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After a successful career in flat glass, and teaching its techniques in such places as the Smithsonian Institution, Elizabeth Mears began flameworking in 1990 when she studied with Fred Birkhill at Penland Craft School in Penland, North Carolina. Since then, she has continued developing her flameworking techniques and has studied further with Fred Birkhill, Shane Fero, Susan Plum, Hubert Stern, with Robert Mickelsen at Pilchuck School and with Sally Prasch at Corning Museum of Glass. She began to focus exclusively on flameworking in 1993. She works with clear borosilicate glass and incorporates colored glass either as surface treatment or color inclusions. In addition, she utilizes sandblasting, kiln fired surface paints, and gold leaf to create depth in her pieces, which range from large sculptures to functional items.
In her work, Elizabeth utilizes the contrast created by hard, shiny surfaces juxtaposed next to soft mat ones. She works in several different series. The Dream Mask Series utilizes human faces sculpted from opened glass tubing. Functional Goblets and Stoppered Bottles combine extensive use of glass “cane” and sculpted symbols. Judaica items include menorahs with symbols based in the faith. The Totem Series consists of larger pieces that combine many of the concepts and techniques seen in the other works.
In my work I utilize several different techniques. Not every technique is used in every piece, but most contain several. I begin with glass forms that I have made from sculpting or blowing solid rods or tubes of glass in different diameters using the flame of a bench torch. The torch is fueled with propane and oxygen. I vary the size of the flame constantly from a very fine, soft flame to a very large, bushy one that is extremely hot. The type of work I am doing determines the kind of flame that I need. I always begin with clear glass, but sometimes I combine colored glass with the clear in either internal compositions or surface decoration. Some of the smaller creations are made quickly with very little kiln work involved and are put in the annealer only once or twice before they are completed.
My favorite pieces to work on however, are those that take many steps to make and combine many techniques. Very large pieces are made in sections, which go in and out of the holding kiln many times. The sections are annealed separately then carefully put together and annealed a final time. Often after a piece is made, I will mask off parts of it and sandblast the rest. This creates a soft matte surface that is a wonderful contrast to the hard shiny surface of the flameworked glass. The sandblasted surface can be left as it is, or it can be painted. The painting is done with enamels and/or lusters. Once applied and allowed to dry, they are fired in the kiln. The painting requires at least two firings, but more often than not, many more times than that. A large piece can require a dozen firings.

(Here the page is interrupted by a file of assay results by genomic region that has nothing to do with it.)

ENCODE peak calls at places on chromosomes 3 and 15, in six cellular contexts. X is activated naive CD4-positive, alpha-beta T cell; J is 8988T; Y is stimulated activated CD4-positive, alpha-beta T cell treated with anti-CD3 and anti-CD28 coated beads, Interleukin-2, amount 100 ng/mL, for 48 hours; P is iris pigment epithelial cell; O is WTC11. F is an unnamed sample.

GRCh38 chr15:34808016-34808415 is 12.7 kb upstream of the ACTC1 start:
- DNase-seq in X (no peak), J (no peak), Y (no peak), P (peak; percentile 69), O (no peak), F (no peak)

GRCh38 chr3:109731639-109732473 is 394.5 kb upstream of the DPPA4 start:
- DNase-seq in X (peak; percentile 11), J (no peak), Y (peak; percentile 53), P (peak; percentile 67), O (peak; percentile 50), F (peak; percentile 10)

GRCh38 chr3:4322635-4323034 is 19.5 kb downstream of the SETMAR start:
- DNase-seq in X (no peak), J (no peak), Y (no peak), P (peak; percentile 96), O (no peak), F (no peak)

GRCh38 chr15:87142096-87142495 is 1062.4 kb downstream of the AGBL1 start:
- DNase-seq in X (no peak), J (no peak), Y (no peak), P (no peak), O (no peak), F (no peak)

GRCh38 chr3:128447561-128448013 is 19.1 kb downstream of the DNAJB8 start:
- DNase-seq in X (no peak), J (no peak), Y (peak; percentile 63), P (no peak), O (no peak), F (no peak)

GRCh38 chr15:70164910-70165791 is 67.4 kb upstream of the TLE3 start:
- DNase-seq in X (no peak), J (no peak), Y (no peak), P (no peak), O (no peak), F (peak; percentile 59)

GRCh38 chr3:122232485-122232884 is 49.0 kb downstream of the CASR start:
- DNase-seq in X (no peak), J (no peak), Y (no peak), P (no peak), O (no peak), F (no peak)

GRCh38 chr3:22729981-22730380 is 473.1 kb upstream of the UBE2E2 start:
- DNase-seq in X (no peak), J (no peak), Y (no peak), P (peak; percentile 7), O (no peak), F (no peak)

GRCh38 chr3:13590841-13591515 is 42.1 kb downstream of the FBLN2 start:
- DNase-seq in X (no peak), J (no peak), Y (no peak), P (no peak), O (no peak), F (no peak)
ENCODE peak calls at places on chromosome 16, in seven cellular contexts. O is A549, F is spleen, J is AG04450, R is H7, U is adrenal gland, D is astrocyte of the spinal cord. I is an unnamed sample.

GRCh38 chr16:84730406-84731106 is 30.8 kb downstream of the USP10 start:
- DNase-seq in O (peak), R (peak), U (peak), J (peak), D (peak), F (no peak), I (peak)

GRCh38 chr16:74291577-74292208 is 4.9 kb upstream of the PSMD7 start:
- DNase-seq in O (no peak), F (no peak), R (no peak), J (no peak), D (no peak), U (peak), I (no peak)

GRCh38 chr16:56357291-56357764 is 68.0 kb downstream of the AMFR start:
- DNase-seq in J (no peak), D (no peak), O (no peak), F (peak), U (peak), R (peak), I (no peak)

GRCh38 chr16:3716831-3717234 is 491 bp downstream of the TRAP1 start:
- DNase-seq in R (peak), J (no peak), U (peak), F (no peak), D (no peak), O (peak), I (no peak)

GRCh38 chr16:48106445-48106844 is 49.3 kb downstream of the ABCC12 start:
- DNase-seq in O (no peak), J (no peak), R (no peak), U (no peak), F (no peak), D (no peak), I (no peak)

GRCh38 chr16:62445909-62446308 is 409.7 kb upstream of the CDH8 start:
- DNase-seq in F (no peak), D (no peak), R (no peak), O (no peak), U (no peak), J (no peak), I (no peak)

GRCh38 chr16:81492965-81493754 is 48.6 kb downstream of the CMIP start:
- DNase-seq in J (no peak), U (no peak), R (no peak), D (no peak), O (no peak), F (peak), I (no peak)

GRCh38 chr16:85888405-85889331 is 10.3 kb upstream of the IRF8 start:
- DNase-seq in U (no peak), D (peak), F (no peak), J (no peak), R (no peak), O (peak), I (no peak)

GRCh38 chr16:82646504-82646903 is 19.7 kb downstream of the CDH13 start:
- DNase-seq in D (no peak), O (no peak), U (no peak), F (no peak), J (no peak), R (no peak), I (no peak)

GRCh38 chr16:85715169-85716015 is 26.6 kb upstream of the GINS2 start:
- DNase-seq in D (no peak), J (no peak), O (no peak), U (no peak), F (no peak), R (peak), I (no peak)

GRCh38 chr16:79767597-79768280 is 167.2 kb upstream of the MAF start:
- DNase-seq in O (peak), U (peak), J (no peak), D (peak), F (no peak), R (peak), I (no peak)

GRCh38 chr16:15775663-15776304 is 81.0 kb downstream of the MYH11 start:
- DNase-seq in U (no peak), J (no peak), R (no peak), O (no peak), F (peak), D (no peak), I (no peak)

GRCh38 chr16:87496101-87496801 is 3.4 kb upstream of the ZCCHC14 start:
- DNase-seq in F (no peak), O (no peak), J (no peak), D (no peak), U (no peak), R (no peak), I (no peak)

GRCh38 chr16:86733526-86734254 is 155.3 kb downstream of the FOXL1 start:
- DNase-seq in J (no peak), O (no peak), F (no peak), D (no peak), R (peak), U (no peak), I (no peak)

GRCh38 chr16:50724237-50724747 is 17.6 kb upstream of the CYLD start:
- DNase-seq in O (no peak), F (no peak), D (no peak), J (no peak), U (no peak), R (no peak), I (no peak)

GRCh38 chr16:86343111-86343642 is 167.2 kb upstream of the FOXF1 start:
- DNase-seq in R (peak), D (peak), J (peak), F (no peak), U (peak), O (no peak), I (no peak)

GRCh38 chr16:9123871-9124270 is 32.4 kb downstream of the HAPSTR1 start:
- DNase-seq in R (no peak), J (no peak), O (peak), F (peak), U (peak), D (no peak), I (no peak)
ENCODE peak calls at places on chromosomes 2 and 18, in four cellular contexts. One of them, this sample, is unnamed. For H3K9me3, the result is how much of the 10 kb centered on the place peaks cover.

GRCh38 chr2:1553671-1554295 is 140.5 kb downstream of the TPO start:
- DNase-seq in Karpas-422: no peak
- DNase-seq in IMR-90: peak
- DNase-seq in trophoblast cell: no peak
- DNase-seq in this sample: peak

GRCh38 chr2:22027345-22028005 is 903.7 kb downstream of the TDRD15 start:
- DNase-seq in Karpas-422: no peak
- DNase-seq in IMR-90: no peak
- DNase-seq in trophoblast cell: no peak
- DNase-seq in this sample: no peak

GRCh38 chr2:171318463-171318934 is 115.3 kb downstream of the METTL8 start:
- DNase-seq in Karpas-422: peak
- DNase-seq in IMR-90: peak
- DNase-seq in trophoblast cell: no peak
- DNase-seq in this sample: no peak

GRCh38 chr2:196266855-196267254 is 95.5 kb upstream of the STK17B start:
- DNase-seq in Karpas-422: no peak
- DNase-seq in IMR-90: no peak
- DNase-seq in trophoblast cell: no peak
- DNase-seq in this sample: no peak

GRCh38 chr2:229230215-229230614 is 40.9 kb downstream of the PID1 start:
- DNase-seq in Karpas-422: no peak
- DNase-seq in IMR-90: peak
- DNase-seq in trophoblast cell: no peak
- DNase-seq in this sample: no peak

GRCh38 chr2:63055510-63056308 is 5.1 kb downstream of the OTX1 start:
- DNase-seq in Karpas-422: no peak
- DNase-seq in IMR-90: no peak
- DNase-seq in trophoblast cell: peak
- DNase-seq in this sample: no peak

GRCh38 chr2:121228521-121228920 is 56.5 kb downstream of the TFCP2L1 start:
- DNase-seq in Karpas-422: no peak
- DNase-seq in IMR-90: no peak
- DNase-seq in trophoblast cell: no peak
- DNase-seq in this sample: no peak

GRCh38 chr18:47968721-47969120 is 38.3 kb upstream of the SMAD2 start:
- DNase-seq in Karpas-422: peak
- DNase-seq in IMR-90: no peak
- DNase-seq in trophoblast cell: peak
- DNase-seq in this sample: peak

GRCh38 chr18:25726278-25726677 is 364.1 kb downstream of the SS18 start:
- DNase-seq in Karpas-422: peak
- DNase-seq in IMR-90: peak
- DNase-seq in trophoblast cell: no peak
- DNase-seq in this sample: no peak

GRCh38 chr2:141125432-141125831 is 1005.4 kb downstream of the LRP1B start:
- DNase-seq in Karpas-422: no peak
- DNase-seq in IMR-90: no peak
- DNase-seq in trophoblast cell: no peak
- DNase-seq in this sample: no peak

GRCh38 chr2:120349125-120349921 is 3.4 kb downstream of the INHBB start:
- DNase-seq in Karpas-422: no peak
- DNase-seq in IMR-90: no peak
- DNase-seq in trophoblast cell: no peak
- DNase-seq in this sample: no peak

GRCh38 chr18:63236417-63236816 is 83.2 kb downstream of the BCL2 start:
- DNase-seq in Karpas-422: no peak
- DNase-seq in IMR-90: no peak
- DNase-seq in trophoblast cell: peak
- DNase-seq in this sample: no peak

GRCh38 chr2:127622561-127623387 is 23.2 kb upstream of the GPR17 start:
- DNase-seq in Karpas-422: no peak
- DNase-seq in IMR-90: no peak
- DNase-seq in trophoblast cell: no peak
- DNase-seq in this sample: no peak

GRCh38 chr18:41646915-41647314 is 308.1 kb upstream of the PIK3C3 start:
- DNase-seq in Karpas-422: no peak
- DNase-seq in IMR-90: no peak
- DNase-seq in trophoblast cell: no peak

For years I have had a love affair with glass. The beauty of the material in all its many forms attracted me even as a small child. As an adult, its beauty, and its demanding character are what keep me enthralled to this day. It is the ultimate material, providing endless challenges and learning opportunities. In its cold form, the challenges are of design and structure. Working with the hot material calls to mind the primitive nature in all of us: the fire, the heat, the sound, the smells, the intensity, the absolute concentration - knowing the material, so I can make it do what I want, but also, knowing it well enough that I can follow where it takes me.
For many years I worked with glass in its cold form and created pieces in small scale to large, including all the windows in both the sanctuary and chapel of an Episcopal and a Presbyterian Church. I worked with the glass using many different techniques, such as, leaded, copper-foiled, sandblasted, laminated, and created both flat and three-dimensional projects. It was when I began flameworking however, that I truly “connected” with the material. Now I can work directly and more spontaneously on the three-dimensional pieces that I love to make.
My work is
inspired by my dreams, my subconscious, symbolism, and by nature. It is
also inspired by my sense of humor. I live in the woods so am constantly
aware of the forces and creatures of nature. My dreams are the message
carriers from my subconscious and are puzzling, thought provoking, and
reassuring. As I became very aware of symbols in our lives and the universality
of some to most cultures and religions. I love to laugh. All these inspire
my work and enable me to tell the stories I want and need to through my